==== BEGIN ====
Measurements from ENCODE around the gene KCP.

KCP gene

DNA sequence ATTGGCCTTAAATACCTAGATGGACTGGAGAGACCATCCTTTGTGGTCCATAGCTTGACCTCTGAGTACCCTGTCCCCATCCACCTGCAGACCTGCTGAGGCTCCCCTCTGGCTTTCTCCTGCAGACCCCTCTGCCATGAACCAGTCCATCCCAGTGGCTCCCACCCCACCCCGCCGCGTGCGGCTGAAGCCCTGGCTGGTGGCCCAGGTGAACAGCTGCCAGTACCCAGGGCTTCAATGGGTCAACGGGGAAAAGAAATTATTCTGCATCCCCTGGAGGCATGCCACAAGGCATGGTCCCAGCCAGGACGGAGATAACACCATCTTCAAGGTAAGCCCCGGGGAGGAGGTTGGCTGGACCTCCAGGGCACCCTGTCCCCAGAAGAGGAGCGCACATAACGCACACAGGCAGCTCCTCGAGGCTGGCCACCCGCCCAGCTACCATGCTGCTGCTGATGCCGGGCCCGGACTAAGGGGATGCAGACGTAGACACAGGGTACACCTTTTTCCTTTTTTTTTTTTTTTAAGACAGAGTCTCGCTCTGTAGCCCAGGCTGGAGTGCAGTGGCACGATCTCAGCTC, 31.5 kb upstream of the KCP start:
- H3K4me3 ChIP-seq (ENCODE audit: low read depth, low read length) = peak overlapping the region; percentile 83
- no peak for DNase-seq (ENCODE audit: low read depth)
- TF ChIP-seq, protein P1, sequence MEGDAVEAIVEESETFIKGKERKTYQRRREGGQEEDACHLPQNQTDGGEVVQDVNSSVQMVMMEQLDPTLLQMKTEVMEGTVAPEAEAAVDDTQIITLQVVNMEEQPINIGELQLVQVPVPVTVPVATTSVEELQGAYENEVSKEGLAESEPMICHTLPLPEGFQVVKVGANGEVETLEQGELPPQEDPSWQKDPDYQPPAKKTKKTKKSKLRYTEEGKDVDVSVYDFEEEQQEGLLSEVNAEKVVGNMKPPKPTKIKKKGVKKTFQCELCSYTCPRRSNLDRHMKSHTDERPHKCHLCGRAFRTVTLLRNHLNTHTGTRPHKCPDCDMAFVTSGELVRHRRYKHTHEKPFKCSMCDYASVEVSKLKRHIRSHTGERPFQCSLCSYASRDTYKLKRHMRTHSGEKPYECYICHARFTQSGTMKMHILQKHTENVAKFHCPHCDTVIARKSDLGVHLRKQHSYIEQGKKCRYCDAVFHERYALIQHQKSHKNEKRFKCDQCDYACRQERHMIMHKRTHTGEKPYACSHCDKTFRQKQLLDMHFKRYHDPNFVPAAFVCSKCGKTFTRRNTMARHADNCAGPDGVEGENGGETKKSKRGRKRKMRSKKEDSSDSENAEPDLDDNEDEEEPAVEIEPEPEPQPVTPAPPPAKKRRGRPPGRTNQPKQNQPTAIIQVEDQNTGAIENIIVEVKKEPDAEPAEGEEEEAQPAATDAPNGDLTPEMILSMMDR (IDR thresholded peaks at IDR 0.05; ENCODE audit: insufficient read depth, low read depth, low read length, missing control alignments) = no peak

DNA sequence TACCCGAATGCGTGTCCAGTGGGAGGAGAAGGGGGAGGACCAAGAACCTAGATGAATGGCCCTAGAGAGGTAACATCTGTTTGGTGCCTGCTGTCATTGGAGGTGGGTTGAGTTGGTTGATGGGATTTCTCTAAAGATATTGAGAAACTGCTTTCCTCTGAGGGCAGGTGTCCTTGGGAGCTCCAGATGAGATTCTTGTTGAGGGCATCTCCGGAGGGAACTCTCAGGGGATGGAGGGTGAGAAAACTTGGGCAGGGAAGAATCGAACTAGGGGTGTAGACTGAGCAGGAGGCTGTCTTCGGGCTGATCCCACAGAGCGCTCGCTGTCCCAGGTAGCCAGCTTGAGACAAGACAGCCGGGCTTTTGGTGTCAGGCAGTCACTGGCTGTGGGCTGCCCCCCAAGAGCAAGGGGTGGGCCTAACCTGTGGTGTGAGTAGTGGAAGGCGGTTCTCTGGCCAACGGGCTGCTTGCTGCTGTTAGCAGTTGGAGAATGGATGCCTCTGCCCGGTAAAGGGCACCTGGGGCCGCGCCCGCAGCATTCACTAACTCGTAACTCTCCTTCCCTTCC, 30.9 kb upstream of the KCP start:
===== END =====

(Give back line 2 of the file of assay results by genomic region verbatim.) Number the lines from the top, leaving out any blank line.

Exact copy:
KCP gene